Mies van der Rohe and the Question of Space
Ludwig Mies van der Rohe was an architect from German born in 1886 and passed away in 1969. He is acknowledged in the world architectural sphere as one of the founder members of modern architecture belonging to the twentieth century. He emphasized on clarity and so his strong point was the interior simplicity of developed structures (Moffett, Fazio and Wodehouse, 2003).
Modern building materials were critical in providing required strength while covering little space in terms of width of internal partitioning, thus it was difficult to cater for his needs of expansive space in the interior. The preferred materials by this architectural regime were plate glass and finely finished industrial steel (Coates, Brooker and Stone, 2009). The glass enhanced the idea of space because it did not create virtual barriers. His philosophy in design was based on his belief “less is more”, especially with interior partitioning (Moffett, Fazio and Wodehouse, 2003). This belief was fueled by the fact that he picked up most of his design work during the period that came after World War II and by this time most of the American citizens were restraint in terms of materials and finances. The free-flowing design as usual has an element of merging into both internal spaces created with that of the external environment.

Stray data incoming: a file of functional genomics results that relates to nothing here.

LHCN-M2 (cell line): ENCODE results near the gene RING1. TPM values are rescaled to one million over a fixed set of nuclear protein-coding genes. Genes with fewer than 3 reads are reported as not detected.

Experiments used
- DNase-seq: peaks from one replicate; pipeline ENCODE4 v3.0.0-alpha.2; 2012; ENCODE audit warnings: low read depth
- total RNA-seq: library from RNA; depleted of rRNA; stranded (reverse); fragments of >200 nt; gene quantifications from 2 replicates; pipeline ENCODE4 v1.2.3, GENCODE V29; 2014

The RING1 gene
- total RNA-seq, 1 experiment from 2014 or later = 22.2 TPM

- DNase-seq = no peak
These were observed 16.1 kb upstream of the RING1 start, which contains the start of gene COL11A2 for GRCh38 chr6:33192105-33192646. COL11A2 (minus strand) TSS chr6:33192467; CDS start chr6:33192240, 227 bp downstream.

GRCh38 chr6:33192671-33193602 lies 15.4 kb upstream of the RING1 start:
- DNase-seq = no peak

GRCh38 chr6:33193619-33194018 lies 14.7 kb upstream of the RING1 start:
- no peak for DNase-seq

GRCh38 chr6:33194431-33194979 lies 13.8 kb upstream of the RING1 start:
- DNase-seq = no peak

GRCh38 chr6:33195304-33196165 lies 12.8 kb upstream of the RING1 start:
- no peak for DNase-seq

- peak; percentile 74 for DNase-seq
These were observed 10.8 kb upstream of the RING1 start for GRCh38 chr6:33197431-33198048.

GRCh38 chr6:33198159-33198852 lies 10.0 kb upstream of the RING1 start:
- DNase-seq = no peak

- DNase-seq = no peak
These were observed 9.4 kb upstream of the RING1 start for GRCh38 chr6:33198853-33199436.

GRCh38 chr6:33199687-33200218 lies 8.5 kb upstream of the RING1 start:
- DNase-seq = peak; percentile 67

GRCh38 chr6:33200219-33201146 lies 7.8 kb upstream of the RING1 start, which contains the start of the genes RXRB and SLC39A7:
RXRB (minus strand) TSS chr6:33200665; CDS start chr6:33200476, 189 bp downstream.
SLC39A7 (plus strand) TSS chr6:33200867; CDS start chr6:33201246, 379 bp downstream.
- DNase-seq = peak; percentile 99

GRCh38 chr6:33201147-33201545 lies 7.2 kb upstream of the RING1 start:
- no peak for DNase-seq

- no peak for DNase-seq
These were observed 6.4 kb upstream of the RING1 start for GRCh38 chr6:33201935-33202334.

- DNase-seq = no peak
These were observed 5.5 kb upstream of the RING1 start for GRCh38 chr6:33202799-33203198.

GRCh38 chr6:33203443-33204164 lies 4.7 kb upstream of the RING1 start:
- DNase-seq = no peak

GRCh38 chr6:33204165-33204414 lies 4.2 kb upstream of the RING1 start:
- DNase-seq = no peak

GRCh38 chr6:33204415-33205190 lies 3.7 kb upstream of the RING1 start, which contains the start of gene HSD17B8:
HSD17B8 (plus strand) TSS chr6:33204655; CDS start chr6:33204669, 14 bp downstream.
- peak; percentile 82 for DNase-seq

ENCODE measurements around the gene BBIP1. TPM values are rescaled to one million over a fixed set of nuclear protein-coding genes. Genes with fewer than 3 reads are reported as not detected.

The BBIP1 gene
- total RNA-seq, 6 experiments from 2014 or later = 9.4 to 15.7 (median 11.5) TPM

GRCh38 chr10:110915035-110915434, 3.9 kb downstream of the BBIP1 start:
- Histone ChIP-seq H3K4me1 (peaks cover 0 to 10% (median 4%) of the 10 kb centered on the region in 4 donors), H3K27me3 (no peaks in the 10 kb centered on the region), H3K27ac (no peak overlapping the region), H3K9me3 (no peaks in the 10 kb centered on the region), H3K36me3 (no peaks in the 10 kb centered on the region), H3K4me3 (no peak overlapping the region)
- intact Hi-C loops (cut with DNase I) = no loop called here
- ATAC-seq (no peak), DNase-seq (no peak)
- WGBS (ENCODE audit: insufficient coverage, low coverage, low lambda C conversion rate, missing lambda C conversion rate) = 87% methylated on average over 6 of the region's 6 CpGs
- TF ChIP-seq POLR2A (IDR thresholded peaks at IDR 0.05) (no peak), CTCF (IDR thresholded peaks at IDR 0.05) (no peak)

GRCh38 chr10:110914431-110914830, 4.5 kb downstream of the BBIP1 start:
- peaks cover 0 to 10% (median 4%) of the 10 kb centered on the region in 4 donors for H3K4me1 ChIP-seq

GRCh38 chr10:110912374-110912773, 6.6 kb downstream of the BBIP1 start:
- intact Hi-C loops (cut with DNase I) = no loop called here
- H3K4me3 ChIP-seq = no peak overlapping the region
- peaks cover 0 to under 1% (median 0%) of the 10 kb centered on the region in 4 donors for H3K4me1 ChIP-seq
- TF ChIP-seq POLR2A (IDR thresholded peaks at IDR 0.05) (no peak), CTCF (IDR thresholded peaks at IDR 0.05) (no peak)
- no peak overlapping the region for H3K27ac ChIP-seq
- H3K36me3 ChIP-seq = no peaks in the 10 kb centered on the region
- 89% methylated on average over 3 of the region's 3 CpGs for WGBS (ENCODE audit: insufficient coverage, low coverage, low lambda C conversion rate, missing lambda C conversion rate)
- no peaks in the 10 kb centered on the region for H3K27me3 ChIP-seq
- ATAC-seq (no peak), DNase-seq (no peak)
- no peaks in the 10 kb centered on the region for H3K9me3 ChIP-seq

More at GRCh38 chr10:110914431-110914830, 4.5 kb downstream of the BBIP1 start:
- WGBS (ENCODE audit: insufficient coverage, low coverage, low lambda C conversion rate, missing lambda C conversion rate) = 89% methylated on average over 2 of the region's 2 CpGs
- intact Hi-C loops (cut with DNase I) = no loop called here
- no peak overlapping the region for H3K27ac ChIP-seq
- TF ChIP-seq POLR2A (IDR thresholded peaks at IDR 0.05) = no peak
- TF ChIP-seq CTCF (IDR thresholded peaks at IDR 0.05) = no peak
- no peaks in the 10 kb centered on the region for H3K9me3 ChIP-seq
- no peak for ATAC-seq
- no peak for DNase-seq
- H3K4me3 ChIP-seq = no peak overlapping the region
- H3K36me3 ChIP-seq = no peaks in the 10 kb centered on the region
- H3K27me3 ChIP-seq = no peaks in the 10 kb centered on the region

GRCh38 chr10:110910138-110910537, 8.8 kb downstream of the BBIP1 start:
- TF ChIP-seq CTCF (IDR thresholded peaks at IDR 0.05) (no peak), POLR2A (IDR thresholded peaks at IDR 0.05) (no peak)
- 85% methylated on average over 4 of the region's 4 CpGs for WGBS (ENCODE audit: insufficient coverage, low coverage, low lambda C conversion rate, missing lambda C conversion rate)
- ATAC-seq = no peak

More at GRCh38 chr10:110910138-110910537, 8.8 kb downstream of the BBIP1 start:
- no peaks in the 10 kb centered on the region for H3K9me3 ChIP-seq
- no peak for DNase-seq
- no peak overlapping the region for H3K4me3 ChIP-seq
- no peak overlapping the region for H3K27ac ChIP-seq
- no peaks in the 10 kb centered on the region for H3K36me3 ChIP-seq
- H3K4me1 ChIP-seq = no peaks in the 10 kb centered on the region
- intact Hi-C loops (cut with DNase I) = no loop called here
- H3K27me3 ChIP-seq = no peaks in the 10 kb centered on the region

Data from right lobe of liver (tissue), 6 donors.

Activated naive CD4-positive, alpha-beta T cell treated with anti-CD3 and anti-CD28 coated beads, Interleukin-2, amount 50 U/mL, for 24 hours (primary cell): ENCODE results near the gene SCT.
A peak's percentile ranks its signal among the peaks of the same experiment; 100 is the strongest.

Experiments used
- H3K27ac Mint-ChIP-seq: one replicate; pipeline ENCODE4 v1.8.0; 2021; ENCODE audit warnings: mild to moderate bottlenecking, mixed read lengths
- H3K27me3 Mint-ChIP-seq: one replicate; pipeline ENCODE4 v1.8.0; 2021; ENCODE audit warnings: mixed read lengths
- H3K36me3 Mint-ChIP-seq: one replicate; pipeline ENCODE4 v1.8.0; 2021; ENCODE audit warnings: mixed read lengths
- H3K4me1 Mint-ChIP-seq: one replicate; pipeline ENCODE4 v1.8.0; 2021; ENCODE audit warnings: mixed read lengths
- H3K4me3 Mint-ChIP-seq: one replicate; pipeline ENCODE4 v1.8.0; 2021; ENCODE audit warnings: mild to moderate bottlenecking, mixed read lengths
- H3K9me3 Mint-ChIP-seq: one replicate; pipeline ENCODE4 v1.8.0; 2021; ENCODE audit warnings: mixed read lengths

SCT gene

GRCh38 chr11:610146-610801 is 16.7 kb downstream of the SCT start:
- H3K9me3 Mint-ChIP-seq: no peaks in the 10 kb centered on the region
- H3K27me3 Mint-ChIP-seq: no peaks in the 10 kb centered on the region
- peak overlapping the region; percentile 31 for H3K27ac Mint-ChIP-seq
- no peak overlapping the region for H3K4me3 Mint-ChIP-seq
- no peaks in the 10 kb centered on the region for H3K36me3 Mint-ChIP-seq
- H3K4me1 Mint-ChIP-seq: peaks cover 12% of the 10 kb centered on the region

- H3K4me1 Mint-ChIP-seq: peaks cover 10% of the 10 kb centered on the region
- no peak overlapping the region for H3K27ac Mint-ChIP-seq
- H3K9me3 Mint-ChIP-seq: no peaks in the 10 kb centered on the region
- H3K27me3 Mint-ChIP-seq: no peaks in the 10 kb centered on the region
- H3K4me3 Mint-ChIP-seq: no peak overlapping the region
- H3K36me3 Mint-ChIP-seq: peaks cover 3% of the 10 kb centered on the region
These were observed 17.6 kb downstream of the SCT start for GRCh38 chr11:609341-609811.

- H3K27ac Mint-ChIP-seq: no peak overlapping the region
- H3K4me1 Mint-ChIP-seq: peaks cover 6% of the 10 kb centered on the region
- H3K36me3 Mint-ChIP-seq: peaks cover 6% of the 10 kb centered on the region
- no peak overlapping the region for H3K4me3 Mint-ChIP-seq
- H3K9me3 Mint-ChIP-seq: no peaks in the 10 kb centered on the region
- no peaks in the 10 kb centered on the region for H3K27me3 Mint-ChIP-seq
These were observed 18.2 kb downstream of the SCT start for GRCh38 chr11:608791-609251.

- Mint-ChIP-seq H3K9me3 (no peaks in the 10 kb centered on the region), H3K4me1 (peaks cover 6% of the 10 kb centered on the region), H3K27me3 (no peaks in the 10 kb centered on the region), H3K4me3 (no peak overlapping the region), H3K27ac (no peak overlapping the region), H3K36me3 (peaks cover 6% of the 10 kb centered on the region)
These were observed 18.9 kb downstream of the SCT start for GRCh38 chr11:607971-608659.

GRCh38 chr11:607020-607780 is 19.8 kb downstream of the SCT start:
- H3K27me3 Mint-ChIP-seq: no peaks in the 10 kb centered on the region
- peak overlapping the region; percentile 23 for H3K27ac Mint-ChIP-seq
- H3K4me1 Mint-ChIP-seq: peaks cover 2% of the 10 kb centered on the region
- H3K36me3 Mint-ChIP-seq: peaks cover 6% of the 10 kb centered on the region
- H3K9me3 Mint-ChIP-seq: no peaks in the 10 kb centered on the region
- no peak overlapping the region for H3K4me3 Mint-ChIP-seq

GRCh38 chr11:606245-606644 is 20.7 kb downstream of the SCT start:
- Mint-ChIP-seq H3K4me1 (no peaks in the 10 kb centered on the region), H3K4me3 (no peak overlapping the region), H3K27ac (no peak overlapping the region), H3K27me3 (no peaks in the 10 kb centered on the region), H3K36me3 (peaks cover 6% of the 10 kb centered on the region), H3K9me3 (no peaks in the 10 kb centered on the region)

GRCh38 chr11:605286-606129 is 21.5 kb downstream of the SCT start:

Mies had a bias towards ensuring each of the house rooms had a window or a door correlated with the external environment. This explains the extended shape comprised of lengthy and overlapped rooms with each having an external wall. The impression created is a constant urge to avoid splitting the internal space into tiny cubicles, but rather let the walls defining the rooms stretch out as if attempting to detach from the house. The plan is abstract in its nature with thin internal partitions that overlap to create a continuous flow of space (Coates, Brooker and Stone, 2009). The building plan clearly deviates from pre-modern designs that emphasize on centralization of rooms and adherence to a form of symmetry.